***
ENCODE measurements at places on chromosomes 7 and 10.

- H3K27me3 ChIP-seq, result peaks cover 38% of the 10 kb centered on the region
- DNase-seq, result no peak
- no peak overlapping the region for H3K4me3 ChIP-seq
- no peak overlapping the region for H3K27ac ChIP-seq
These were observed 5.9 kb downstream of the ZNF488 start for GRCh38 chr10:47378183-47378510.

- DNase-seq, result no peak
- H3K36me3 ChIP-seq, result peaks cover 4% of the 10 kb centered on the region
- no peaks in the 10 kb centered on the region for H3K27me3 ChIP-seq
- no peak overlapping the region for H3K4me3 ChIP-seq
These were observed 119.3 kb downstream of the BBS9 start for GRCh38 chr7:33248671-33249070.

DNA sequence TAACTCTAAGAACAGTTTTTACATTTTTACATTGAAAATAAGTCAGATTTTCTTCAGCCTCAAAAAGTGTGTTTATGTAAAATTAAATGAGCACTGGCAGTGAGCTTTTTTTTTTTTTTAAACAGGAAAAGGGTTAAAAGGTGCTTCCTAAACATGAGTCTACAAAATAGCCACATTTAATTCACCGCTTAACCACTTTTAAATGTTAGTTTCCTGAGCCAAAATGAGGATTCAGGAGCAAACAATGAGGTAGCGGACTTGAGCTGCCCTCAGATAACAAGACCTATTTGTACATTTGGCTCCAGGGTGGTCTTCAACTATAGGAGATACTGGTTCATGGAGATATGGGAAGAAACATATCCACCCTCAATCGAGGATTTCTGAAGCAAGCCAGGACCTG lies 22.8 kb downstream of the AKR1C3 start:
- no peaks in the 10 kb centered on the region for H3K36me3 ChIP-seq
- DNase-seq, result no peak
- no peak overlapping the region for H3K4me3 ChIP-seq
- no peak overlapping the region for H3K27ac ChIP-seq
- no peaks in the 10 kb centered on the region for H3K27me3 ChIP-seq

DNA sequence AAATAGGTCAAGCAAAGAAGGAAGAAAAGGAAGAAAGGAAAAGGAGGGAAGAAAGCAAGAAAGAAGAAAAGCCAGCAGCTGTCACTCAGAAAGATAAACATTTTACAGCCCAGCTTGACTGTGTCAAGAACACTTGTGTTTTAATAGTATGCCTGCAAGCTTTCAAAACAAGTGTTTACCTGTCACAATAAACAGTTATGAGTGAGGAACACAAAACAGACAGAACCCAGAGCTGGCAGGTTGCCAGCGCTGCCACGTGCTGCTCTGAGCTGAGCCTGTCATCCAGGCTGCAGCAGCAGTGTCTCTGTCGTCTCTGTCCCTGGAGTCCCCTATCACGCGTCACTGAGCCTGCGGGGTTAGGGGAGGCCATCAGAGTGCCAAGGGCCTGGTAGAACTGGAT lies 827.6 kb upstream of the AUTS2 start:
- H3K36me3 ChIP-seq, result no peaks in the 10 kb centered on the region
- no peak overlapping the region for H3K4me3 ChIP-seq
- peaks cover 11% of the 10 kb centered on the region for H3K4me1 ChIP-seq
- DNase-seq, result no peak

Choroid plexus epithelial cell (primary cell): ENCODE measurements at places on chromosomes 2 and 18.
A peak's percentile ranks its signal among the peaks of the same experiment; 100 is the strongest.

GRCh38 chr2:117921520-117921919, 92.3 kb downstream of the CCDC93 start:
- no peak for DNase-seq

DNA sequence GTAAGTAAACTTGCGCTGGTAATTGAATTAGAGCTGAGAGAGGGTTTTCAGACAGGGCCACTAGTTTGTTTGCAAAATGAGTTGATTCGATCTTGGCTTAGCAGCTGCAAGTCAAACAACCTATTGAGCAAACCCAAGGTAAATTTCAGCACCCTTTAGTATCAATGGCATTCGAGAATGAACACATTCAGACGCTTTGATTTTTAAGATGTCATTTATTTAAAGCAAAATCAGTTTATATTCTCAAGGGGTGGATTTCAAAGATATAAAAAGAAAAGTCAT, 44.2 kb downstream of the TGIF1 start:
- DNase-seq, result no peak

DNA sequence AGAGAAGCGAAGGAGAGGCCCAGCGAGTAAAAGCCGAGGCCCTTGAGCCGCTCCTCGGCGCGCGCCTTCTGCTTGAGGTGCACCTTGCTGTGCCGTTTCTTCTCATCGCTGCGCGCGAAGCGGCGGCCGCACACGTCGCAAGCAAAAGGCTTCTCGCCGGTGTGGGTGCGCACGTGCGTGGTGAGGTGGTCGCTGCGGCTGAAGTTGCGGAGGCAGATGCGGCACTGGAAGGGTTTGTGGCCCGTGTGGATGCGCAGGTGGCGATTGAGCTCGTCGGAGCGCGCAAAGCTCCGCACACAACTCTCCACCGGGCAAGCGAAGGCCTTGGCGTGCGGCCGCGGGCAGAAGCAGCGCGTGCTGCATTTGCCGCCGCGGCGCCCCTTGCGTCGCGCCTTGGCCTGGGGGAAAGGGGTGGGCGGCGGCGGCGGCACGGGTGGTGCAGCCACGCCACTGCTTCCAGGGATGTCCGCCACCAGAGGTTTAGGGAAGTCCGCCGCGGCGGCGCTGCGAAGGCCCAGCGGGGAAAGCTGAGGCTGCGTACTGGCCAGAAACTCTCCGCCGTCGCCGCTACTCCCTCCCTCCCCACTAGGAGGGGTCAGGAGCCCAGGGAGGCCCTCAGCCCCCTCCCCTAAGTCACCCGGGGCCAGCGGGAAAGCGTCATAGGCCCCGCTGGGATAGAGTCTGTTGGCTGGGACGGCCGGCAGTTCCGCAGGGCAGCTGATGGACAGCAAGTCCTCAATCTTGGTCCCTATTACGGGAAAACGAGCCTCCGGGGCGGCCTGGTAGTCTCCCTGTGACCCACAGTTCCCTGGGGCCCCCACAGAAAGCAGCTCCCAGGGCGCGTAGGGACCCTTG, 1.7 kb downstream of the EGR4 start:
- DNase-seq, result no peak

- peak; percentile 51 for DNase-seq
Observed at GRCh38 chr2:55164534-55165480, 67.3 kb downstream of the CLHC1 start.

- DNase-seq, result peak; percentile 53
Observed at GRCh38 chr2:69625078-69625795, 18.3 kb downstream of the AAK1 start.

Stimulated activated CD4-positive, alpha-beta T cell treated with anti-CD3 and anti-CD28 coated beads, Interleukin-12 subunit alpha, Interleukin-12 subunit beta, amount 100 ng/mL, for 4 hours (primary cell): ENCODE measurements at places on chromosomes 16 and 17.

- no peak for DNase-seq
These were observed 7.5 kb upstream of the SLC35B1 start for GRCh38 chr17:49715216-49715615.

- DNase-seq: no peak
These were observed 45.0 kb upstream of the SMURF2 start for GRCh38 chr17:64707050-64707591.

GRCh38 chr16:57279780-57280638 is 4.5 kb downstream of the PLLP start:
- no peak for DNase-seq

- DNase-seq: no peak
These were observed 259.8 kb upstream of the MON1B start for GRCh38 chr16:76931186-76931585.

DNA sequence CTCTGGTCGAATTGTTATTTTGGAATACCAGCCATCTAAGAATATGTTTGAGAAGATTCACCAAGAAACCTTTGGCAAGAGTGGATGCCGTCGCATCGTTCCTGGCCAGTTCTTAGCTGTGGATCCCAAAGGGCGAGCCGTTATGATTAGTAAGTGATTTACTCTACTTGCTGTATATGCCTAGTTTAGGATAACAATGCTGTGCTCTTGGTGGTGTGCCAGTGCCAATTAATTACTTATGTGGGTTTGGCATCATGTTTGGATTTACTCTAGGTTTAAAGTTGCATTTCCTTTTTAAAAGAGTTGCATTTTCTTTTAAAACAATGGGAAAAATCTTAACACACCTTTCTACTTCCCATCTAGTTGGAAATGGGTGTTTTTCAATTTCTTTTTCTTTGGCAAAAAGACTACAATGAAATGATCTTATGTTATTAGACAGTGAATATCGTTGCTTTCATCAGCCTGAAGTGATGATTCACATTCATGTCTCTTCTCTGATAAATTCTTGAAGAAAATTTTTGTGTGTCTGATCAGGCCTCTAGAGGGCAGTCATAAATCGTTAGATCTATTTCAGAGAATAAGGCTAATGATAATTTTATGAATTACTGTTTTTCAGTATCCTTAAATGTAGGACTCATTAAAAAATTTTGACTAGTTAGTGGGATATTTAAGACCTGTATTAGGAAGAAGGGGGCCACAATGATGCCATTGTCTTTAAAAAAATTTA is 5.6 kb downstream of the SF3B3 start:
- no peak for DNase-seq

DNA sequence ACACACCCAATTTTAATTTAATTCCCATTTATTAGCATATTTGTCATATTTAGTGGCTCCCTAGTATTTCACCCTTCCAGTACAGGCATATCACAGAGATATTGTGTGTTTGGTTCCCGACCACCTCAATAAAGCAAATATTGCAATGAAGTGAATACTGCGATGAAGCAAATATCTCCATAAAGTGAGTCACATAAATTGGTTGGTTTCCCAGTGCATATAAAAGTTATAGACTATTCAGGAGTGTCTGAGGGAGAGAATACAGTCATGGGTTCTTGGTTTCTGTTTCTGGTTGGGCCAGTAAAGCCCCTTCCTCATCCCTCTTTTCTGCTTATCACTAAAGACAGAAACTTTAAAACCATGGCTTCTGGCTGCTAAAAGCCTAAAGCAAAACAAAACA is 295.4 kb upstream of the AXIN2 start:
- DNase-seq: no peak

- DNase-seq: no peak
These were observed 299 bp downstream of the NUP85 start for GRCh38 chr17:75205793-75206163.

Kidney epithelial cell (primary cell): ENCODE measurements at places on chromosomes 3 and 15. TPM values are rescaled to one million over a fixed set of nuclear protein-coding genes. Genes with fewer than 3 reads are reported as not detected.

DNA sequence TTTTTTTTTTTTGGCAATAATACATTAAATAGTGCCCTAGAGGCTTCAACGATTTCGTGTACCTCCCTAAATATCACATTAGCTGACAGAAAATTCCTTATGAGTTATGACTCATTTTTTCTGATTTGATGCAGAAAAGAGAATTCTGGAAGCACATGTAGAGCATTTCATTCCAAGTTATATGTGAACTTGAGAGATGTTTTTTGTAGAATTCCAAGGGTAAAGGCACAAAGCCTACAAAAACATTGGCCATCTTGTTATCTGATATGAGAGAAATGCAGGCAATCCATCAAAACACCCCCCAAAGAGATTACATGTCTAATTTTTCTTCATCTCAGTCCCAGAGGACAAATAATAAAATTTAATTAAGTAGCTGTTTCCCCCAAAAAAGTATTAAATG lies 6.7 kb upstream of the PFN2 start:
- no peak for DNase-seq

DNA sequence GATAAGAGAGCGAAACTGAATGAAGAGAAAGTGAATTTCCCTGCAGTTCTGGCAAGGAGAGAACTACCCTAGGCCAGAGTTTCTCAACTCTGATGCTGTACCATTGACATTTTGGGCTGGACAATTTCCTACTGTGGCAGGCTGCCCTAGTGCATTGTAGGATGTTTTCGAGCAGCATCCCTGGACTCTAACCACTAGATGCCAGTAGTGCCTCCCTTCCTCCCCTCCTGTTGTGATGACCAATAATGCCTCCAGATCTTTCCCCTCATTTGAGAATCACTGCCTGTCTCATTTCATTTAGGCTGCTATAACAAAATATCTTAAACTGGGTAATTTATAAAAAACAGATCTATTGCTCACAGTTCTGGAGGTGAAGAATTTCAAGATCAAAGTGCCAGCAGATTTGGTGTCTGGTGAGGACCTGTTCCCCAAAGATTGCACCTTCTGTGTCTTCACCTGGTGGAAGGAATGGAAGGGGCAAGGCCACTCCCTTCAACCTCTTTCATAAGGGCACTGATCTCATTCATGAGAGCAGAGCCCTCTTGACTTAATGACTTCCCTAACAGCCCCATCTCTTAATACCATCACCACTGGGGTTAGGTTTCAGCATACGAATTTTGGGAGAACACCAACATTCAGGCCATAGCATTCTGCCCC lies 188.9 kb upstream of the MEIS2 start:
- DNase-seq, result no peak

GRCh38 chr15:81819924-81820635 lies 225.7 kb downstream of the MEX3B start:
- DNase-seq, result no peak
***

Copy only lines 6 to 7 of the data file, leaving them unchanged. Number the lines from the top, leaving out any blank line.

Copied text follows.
These were observed 5.9 kb downstream of the ZNF488 start for GRCh38 chr10:47378183-47378510.

- DNase-seq, result no peak